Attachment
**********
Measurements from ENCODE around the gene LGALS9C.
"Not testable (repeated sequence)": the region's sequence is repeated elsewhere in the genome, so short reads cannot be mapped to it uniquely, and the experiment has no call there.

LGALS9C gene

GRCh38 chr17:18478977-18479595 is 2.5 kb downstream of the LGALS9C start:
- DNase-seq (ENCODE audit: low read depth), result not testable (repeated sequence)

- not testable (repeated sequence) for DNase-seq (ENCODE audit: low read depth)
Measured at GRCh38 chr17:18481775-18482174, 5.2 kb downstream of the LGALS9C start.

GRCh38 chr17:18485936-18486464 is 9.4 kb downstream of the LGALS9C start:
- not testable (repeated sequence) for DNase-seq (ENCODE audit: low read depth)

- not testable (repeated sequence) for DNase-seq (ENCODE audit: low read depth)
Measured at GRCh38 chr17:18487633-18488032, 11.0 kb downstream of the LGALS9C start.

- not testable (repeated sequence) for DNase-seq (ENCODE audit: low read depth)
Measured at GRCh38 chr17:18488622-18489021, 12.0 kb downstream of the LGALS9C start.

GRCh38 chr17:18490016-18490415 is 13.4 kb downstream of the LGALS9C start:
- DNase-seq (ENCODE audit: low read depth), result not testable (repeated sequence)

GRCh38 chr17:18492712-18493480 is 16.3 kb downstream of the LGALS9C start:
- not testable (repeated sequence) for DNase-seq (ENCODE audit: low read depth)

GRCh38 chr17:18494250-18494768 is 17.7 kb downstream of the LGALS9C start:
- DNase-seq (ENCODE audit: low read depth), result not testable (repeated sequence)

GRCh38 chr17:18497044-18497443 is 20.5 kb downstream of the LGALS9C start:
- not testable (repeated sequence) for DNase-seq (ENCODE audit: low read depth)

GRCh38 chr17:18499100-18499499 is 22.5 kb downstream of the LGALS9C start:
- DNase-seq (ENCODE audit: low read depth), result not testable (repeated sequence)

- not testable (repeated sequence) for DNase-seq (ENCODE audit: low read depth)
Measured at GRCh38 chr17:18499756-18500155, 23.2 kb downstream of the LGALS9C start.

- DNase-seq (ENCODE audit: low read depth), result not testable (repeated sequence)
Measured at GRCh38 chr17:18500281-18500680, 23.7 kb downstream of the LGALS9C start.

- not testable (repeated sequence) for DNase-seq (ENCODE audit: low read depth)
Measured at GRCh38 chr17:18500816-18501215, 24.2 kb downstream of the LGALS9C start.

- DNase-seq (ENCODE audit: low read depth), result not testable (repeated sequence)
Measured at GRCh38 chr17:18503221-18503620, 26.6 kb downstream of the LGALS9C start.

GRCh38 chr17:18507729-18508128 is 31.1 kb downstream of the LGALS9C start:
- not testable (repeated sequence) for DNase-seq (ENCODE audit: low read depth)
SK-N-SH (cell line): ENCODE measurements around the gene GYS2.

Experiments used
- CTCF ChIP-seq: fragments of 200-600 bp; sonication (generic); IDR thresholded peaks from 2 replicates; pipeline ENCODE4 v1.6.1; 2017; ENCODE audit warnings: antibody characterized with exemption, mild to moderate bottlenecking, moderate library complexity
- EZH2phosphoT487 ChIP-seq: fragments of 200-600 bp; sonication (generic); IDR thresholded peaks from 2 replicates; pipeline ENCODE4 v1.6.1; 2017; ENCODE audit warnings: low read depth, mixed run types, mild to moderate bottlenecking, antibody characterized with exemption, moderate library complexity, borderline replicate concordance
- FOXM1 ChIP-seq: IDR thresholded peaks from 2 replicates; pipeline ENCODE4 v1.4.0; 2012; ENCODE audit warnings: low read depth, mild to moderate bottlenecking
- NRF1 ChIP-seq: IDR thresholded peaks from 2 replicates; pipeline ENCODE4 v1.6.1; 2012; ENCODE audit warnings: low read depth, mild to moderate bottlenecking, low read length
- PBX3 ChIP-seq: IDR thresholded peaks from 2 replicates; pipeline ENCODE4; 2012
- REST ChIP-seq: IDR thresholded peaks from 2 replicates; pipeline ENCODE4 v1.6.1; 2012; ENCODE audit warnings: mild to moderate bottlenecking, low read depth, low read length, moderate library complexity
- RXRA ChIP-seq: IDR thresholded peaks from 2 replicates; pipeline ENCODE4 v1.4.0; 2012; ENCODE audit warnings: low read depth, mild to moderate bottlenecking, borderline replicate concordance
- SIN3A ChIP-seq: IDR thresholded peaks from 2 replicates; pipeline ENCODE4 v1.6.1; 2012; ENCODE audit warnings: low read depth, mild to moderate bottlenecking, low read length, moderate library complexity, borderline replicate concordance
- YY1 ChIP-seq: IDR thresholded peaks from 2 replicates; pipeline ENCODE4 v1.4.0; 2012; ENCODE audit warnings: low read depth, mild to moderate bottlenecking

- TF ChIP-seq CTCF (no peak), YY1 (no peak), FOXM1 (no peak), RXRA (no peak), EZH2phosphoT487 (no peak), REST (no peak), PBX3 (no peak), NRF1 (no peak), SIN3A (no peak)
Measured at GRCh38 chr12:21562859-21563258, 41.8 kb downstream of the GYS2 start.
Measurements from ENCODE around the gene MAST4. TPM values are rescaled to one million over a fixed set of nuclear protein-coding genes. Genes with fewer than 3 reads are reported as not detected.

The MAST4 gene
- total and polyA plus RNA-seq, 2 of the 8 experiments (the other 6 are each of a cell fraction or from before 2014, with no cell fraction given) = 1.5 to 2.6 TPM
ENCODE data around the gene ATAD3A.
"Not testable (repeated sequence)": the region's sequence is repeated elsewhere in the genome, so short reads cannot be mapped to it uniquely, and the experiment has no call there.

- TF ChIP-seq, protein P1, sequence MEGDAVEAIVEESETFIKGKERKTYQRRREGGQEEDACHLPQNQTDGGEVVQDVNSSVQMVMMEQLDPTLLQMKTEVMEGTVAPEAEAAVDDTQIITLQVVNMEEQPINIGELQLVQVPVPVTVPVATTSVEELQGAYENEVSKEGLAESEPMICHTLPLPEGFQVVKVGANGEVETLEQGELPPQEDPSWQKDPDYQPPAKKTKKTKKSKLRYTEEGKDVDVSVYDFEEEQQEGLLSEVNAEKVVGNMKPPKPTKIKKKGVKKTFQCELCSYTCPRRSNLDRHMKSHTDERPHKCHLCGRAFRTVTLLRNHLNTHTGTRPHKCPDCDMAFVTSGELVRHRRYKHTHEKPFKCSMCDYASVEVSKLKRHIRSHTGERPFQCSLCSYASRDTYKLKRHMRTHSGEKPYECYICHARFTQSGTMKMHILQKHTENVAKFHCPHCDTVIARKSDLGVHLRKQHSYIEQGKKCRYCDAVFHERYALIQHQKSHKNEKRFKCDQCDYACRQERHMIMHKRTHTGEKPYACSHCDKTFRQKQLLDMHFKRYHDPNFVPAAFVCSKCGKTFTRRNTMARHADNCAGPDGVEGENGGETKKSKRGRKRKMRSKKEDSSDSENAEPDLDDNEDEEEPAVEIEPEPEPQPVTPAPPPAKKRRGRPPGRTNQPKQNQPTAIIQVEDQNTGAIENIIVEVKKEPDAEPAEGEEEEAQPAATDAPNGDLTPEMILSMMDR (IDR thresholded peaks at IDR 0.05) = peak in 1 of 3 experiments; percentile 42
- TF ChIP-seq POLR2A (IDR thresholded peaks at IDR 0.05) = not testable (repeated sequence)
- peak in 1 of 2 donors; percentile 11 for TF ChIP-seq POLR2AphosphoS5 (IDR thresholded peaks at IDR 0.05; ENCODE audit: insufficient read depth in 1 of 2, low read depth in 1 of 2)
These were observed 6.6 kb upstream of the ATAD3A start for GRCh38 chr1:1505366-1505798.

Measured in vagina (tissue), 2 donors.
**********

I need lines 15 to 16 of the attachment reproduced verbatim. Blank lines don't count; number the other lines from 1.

- DNase-seq (ENCODE audit: low read depth), result not testable (repeated sequence)

GRCh38 chr17:18492712-18493480 is 16.3 kb downstream of the LGALS9C start: